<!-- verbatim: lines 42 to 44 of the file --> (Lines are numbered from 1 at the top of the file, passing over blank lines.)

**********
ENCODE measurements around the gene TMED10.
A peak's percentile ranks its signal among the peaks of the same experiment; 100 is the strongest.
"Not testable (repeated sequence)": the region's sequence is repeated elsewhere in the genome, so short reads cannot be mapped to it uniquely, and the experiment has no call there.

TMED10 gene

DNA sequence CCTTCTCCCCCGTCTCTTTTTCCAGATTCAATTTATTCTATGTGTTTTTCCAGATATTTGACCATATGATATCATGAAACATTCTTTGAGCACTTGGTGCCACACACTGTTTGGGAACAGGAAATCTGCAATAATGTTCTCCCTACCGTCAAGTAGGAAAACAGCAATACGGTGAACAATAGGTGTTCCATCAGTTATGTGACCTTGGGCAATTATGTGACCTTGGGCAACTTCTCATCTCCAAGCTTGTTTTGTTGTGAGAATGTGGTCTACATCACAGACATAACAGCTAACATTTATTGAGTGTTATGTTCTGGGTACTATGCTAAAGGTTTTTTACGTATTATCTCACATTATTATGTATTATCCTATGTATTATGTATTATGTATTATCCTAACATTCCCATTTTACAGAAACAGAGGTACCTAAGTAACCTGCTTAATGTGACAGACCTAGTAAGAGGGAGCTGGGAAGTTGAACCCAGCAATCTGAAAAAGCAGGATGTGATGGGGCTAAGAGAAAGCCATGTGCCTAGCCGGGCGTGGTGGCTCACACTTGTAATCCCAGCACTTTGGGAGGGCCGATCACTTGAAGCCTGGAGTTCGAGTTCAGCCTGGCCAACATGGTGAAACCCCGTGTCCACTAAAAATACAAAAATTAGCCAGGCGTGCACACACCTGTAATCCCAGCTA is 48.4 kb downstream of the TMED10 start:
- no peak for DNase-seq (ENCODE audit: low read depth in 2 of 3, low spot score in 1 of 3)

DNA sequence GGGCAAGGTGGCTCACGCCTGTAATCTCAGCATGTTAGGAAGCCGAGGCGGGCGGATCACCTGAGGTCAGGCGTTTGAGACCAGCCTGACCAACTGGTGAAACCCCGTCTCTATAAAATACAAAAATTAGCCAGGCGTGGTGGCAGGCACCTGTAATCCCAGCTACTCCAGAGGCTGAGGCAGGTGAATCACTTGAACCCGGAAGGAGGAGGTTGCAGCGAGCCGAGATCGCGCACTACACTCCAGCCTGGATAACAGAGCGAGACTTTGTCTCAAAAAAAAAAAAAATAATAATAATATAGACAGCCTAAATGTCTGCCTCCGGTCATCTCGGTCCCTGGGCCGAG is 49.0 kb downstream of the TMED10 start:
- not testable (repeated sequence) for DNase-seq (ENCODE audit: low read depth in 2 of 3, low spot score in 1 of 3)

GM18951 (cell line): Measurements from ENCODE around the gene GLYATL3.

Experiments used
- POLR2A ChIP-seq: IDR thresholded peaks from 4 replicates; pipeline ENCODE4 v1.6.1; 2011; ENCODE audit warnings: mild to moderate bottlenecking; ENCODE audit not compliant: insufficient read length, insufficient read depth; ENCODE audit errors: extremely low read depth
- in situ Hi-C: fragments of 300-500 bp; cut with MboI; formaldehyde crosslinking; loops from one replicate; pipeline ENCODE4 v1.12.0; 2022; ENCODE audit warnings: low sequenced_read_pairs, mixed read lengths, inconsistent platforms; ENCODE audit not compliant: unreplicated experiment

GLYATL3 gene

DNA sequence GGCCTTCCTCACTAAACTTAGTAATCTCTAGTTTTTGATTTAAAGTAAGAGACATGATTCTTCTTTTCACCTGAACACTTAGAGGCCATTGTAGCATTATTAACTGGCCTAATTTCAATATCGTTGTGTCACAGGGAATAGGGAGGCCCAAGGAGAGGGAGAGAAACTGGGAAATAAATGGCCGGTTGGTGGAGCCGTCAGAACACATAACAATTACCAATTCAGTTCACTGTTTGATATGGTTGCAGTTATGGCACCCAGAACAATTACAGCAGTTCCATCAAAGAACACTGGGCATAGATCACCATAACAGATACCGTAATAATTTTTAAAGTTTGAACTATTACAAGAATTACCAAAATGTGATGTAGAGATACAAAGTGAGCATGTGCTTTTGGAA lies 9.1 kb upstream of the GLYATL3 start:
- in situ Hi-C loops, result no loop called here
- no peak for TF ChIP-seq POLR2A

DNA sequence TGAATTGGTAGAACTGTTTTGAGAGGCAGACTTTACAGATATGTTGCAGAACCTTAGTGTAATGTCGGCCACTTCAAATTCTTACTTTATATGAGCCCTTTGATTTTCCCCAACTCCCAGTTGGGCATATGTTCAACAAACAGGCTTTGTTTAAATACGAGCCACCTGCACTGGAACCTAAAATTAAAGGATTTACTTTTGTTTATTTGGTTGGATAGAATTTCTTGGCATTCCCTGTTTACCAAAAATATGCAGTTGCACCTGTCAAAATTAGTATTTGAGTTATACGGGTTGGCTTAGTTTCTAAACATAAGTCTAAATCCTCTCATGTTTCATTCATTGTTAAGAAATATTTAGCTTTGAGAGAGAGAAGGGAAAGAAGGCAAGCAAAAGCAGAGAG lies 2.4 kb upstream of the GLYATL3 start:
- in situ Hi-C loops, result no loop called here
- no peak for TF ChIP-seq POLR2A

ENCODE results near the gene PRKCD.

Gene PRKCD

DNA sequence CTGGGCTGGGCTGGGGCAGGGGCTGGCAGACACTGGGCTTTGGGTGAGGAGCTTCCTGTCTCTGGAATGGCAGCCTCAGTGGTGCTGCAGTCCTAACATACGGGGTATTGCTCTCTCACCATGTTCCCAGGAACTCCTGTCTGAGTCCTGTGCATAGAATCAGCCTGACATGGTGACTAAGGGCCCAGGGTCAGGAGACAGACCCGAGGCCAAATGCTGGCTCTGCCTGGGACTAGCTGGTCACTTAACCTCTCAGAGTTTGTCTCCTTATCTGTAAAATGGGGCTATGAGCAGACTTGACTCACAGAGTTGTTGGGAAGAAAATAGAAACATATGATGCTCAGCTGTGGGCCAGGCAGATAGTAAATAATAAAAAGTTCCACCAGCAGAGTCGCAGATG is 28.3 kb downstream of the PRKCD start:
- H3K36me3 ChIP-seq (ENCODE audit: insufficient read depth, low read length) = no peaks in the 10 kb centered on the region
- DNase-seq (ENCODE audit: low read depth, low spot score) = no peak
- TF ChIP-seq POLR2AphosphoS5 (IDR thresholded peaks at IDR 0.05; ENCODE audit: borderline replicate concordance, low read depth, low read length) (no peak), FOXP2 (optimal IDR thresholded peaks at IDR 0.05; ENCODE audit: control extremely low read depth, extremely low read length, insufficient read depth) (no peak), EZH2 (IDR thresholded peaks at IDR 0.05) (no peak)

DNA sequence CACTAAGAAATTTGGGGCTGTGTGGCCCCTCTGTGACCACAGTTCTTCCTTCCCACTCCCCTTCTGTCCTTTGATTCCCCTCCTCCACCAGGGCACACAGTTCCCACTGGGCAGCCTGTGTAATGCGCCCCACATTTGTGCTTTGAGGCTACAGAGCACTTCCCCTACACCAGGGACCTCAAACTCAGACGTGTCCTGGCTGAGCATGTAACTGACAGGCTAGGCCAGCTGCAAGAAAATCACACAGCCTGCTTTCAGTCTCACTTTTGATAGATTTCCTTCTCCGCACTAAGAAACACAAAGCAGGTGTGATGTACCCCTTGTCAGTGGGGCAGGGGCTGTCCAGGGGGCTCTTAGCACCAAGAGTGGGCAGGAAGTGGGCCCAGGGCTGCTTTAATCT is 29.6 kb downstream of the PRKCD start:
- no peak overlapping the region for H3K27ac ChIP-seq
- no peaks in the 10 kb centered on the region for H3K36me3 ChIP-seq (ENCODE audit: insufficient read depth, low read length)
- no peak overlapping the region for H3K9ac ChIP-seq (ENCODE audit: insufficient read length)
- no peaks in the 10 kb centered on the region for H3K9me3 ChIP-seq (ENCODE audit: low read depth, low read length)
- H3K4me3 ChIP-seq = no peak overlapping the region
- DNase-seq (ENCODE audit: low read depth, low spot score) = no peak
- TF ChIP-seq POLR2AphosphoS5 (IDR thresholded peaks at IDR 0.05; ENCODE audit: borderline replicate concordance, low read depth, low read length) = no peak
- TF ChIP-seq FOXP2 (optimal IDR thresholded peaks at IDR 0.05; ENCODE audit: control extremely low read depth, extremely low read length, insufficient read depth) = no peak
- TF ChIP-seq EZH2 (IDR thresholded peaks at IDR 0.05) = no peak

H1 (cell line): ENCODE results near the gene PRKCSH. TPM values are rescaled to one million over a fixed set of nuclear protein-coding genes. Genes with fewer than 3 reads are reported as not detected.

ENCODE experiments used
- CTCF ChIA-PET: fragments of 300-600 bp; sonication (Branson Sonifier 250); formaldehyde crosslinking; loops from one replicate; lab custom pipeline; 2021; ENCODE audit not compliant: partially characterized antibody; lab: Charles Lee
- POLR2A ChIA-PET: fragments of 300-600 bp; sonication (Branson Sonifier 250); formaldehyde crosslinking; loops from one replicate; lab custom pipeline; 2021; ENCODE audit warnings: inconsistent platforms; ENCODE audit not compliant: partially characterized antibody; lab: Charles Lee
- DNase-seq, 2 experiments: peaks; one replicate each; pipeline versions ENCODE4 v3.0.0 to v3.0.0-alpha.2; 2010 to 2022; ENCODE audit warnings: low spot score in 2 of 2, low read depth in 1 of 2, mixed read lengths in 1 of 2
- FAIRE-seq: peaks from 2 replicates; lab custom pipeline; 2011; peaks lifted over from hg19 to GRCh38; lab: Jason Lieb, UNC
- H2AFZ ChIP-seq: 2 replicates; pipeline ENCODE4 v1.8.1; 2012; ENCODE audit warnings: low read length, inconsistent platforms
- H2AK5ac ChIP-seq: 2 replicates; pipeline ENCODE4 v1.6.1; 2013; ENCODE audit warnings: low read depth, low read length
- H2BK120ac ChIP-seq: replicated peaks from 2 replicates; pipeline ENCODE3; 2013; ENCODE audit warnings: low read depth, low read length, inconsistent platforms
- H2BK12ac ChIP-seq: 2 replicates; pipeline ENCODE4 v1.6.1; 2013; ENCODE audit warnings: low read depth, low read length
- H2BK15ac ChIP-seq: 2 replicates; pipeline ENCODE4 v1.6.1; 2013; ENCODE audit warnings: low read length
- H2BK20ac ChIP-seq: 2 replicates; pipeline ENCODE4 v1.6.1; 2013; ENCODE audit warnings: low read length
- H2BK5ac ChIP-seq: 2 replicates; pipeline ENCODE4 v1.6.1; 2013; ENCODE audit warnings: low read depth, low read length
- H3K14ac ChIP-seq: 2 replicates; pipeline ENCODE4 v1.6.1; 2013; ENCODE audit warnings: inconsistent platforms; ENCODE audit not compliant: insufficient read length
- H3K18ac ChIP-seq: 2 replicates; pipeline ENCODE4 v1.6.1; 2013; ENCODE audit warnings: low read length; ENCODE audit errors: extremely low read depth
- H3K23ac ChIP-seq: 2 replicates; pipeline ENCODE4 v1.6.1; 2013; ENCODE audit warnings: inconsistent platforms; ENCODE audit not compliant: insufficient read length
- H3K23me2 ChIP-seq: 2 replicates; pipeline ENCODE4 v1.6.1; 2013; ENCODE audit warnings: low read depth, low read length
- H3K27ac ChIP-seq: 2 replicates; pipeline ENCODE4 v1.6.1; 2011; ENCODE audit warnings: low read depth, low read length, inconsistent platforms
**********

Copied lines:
- H2AFZ ChIP-seq: 2 replicates; pipeline ENCODE4 v1.8.1; 2012; ENCODE audit warnings: low read length, inconsistent platforms
- H2AK5ac ChIP-seq: 2 replicates; pipeline ENCODE4 v1.6.1; 2013; ENCODE audit warnings: low read depth, low read length
- H2BK120ac ChIP-seq: replicated peaks from 2 replicates; pipeline ENCODE3; 2013; ENCODE audit warnings: low read depth, low read length, inconsistent platforms